Monthly Archives: September 2008

The List

Blind Faith (No. 39, 2008)
The following story first came to my in-box about 5 years ago. It has made the e-mail forward circuit a couple of times since then. Several attempts to verify the incident or to track the author have been unsuccessful. I still like the story very much. After you read it, get ready to put the principle into practice. I’ll suggest a couple of ways you might try.
The List One day a teacher asked her students to list the names of the other students in the room on two sheets of paper, leaving a space between each name. Then she told them to think of the nicest thing they could say about each of their classmates and write it down. It took the remainder of the class period to finish their assignment, and as the students left the room, each one handed in the papers. That Saturday, the teacher wrote down the name of each student on a separate sheet of paper, and listed what everyone else had said about that individual. On Monday she gave each student his or her list. Before long, the entire class was smiling. “Really?” she heard whispered. “I never knew that I meant anything to anyone!” and, “I didn’t know others liked me so much.” were most of the comments. No one ever mentioned those papers in class again. She never knew if they discussed them after class or with their parents, but it didn’t matter. The exercise had accomplished its purpose. The students were happy with themselves and one another. That group of students moved on. Several years later, one of the students was killed in Vietnam and his teacher attended the funeral of that special student. She had never seen a serviceman in a military coffin before. He looked so handsome, so mature. The church was packed with his friends. One by one those who loved him took a last walk by the coffin. The teacher was the last one to bless the coffin. As she stood there, one of the soldiers who acted as pallbearer came up to her. “Were you Mark’s math teacher?” he asked. She nodded: “yes.” Then he said: “Mark talked about you a lot.” After the funeral, most of Mark’s former classmates went together to a luncheon. Mark’s mother and father were there, obviously wanting to speak with his teacher. “We want to show you something,” his father said, taking a wallet out of his pocket. “They found this on Mark when he was killed. We thought you might recognize it.” Opening the billfold, he carefully removed two worn pieces of notebook paper that had obviously been taped, folded and refolded many times. The teacher knew without looking that the papers were the ones on which she had listed all the good things each of Mark’s classmates had said about him. “Thank you so much for doing that,” Mark’s mother said. “As you can see, Mark treasured it.” All of Mark’s former classmates started to gather around. Charlie smiled rather sheepishly and said, “I still have my list. It’s in the top drawer of my desk at home.” Chuck’s wife said, “Chuck asked me to put his in our wedding album.” “I have mine too,” Marilyn said. “It’s in my diary.” Then Vicki, another classmate, reached into her pocketbook, took out her wallet and showed her worn and frazzled list to the group. “I carry this with me at all times, ” Vicki said and without batting an eyelash, she continued: “I think we all saved our lists.” That’s when the teacher finally sat down and cried. She cried for Mark and for all his friends who would never see him again. The density of people in society is so thick that we forget that life will end one day. And we don’t know when that one day will be. So please, tell the people you love and care for, that they are special and important. Tell them, before it is too late… (Author Unknown)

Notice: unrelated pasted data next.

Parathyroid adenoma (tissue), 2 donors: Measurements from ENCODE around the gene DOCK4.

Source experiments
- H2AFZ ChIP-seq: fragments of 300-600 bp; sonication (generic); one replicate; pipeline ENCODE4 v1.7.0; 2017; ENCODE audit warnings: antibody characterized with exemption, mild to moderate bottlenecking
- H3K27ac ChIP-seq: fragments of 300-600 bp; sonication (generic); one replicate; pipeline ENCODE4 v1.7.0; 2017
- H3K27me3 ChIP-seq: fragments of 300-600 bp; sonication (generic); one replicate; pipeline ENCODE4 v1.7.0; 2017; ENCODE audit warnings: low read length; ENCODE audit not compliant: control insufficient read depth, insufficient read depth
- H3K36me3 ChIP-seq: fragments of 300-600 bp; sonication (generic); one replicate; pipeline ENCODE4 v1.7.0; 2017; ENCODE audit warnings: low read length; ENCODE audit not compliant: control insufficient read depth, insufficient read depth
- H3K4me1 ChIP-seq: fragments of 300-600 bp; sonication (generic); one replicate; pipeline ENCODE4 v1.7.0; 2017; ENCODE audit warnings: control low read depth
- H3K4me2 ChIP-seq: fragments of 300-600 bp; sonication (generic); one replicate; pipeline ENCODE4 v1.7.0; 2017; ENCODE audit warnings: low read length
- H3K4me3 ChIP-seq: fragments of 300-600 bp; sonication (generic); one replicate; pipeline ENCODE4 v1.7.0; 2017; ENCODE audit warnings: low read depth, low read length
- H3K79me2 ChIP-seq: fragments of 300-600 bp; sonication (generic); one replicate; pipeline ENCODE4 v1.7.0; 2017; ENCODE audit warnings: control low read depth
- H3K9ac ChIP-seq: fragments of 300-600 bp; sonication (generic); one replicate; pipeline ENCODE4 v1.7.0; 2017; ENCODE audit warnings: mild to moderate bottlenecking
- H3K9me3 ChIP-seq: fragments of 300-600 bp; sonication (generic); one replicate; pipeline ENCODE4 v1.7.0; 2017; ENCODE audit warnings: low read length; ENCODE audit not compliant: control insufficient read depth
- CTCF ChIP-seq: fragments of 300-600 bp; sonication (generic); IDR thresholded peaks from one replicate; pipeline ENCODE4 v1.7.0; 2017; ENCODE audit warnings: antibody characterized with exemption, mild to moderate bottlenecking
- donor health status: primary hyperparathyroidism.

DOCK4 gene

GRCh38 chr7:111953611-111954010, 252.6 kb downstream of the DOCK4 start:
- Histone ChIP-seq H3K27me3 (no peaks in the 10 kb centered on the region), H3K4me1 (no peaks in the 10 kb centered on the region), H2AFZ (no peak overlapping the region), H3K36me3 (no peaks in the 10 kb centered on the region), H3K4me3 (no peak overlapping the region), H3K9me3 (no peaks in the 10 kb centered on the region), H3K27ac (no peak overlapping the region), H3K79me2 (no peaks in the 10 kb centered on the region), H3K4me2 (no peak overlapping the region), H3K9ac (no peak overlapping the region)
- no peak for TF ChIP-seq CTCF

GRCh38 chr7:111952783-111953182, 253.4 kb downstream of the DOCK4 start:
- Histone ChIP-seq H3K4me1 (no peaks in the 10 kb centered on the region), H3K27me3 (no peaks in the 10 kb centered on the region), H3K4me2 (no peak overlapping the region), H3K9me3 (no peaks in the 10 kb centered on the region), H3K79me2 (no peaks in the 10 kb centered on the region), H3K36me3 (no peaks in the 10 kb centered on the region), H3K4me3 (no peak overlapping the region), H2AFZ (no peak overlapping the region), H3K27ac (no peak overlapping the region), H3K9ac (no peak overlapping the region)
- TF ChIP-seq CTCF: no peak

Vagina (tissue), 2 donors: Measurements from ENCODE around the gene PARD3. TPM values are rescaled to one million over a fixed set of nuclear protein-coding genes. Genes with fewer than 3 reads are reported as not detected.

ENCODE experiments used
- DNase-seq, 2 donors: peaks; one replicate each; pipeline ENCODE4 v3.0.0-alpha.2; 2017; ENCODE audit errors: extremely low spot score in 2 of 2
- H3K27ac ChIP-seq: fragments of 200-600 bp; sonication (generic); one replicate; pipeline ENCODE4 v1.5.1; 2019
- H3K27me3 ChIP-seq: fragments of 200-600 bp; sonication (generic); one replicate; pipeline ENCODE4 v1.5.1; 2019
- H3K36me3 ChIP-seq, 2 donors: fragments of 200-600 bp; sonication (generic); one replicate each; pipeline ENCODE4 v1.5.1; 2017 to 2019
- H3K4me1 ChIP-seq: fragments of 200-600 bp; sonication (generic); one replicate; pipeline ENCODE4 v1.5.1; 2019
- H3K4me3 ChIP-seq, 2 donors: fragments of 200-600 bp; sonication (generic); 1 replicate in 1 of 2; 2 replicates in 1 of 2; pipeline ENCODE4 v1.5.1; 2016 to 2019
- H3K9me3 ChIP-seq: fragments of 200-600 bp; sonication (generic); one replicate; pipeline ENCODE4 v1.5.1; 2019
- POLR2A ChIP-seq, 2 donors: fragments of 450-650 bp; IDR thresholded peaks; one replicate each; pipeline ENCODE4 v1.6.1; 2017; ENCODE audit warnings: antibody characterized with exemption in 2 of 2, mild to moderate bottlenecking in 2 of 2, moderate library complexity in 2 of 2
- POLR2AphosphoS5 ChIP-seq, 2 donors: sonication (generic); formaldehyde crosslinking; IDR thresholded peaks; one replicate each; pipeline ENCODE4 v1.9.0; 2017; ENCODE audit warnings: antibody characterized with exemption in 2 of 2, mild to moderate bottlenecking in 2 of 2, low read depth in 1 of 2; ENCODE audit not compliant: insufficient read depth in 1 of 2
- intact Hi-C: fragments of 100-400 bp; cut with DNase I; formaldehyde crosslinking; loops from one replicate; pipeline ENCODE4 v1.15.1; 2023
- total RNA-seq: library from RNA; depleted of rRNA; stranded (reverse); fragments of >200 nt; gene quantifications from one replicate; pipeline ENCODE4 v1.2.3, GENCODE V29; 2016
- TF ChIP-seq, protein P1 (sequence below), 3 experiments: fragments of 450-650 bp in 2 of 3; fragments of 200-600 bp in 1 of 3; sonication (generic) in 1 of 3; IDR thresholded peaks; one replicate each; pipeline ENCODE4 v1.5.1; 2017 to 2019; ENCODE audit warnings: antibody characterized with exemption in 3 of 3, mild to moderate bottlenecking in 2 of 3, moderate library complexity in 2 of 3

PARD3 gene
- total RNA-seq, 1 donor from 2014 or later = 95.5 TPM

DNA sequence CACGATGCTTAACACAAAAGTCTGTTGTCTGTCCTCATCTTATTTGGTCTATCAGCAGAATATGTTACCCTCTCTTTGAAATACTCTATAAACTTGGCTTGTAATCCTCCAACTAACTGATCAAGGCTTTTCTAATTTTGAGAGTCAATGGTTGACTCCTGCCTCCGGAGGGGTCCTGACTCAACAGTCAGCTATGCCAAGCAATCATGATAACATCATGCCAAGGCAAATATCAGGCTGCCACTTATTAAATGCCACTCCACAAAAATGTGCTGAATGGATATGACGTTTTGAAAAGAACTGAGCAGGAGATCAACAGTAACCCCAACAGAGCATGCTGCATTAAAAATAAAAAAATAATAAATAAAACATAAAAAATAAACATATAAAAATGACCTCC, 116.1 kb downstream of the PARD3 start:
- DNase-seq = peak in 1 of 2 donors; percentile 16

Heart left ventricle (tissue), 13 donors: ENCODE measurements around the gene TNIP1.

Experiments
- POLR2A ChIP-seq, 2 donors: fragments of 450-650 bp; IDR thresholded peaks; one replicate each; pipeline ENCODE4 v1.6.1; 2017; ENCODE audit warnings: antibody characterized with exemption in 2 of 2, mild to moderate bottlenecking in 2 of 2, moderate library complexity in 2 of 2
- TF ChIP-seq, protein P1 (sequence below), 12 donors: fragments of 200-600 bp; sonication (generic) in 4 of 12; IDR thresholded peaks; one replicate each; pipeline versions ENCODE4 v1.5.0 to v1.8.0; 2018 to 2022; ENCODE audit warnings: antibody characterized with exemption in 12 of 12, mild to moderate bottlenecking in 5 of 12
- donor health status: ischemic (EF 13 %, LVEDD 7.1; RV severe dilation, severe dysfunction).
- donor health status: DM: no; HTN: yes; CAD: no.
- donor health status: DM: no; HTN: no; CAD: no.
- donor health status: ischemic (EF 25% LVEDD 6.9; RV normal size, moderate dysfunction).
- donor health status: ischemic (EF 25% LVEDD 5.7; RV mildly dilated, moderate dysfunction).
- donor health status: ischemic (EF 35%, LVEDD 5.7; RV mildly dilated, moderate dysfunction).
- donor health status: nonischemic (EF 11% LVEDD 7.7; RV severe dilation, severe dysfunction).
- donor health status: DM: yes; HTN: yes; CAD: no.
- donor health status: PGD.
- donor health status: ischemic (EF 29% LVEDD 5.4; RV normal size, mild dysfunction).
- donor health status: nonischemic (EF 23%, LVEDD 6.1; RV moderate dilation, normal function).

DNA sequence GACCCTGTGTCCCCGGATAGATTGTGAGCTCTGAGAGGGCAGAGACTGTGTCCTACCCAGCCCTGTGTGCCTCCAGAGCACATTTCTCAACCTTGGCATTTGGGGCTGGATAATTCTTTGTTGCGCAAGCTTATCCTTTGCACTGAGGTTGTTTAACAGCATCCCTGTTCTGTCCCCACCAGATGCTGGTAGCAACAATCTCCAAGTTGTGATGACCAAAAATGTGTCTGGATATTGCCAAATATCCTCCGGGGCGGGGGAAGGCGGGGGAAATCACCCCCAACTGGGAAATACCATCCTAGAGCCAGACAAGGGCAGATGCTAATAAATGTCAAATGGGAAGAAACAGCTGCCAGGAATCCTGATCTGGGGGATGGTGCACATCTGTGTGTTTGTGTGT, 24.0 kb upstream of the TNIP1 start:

Some simply stated Bible verses reverberate within the actions of the story. One of them is among the first memory verses learned by many children: “Be kind to one another, tenderhearted, forgiving one another, just as God in Christ forgave you.” (Ephesians 4:32 NKJV) Be kind. Can there be a more simple kindness than writing down the nicest thing you can say about someone, and giving it to them? After all, the Bible promises: “Pleasant words are like a honeycomb, making people happy and healthy.” (Proverbs 16:24 NCV) And fellow followers of Jesus are reminded to build each other up, with a sense of urgency to do it often: “Encourage each other every day while you have the opportunity.” (Hebrews 3:13 GWT) These simple actions, so tenderly evident in The List, are part of the Bible’s prescription for growing friends who keep strong, close relationships with one another and with Jesus, from whom they learn to love. An example of writing nice words about a friend is preserved in the beginning of the New Testament book, 3 John. John writes the nicest thing he can think to say about his dear friend, Gaius: “My dear friend, I know your soul is doing fine, and I pray that you are doing well in every way and that your health is good. {3} I was very happy when some brothers and sisters came and told me about the truth in your life and how you are following the way of truth. {4} Nothing gives me greater joy than to hear that my children are following the way of truth. {5} My dear friend, it is good that you help the brothers and sisters, even those you do not know. {6} They told the church about your love. Please help them to continue their trip in a way worthy of God.” (3 John 1:2-6 NCV) I wonder how many times Gaius returned to that letter, rereading John’s words, finding fresh hope on a bad day, or encouragement to keep on growing into a more loving servant of Christ. Wouldn’t you be helped by receiving a kind word from a friend, a written word you could reread again and again, whenever you needed encouragement? Why don’t you offer such a simple, profound gift to a friend? Here are a couple of suggestions for putting the principles of The List into practice. Think of one person about whom you have something nice to say. Keep it short. Rather than sending e-mail to that person, invest a stamp, an envelope, and a business-sized or 3″ X 5″ card. Write on the back of one of your business cards, if you have one. Follow up the affirmation with prayer for that person each day for at least the week after they should receive the card in the mail. Then, think of something nice you can write to someone else, and repeat the process. If you work with Scouts, youth volunteers, adults in Sunday School, or some other group, get them to repeat the teacher’s assignment in The List, and follow up by giving the comments to the group members. (You are likely to have an easier time getting children and youth to do it than having adults participate freely.) Your time invested in compiling each group member’s list of kind words could pay dividends beyond your imagining. It’s simple. Write down the nicest thing you can say about someone. Send it to them. Go one step further, and pray for that person. Who knows what might happen. -J. Edward Culpepper, Ph.D.